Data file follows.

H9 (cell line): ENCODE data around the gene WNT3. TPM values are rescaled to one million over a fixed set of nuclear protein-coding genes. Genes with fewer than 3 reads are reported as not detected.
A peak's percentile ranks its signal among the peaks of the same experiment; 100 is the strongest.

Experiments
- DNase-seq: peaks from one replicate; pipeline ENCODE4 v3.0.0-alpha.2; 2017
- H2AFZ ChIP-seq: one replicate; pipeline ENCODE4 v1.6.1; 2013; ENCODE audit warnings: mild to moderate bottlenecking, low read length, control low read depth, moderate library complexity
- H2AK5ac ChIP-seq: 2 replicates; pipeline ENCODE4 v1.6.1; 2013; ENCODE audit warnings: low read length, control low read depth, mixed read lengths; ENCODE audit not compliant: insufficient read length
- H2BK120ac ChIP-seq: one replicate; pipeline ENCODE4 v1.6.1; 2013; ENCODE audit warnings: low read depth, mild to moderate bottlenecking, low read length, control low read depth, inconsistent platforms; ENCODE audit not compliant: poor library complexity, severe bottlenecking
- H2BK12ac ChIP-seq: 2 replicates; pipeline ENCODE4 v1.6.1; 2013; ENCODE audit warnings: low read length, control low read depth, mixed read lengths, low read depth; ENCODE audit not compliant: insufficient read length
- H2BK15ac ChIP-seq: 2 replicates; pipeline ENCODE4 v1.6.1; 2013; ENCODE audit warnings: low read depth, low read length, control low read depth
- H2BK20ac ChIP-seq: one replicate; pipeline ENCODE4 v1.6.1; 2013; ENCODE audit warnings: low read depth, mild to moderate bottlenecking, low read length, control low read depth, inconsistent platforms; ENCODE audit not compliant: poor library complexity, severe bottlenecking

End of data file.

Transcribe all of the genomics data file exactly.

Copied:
H9 (cell line): ENCODE data around the gene WNT3. TPM values are rescaled to one million over a fixed set of nuclear protein-coding genes. Genes with fewer than 3 reads are reported as not detected.
A peak's percentile ranks its signal among the peaks of the same experiment; 100 is the strongest.

Experiments
- DNase-seq: peaks from one replicate; pipeline ENCODE4 v3.0.0-alpha.2; 2017
- H2AFZ ChIP-seq: one replicate; pipeline ENCODE4 v1.6.1; 2013; ENCODE audit warnings: mild to moderate bottlenecking, low read length, control low read depth, moderate library complexity
- H2AK5ac ChIP-seq: 2 replicates; pipeline ENCODE4 v1.6.1; 2013; ENCODE audit warnings: low read length, control low read depth, mixed read lengths; ENCODE audit not compliant: insufficient read length
- H2BK120ac ChIP-seq: one replicate; pipeline ENCODE4 v1.6.1; 2013; ENCODE audit warnings: low read depth, mild to moderate bottlenecking, low read length, control low read depth, inconsistent platforms; ENCODE audit not compliant: poor library complexity, severe bottlenecking
- H2BK12ac ChIP-seq: 2 replicates; pipeline ENCODE4 v1.6.1; 2013; ENCODE audit warnings: low read length, control low read depth, mixed read lengths, low read depth; ENCODE audit not compliant: insufficient read length
- H2BK15ac ChIP-seq: 2 replicates; pipeline ENCODE4 v1.6.1; 2013; ENCODE audit warnings: low read depth, low read length, control low read depth
- H2BK20ac ChIP-seq: one replicate; pipeline ENCODE4 v1.6.1; 2013; ENCODE audit warnings: low read depth, mild to moderate bottlenecking, low read length, control low read depth, inconsistent platforms; ENCODE audit not compliant: poor library complexity, severe bottlenecking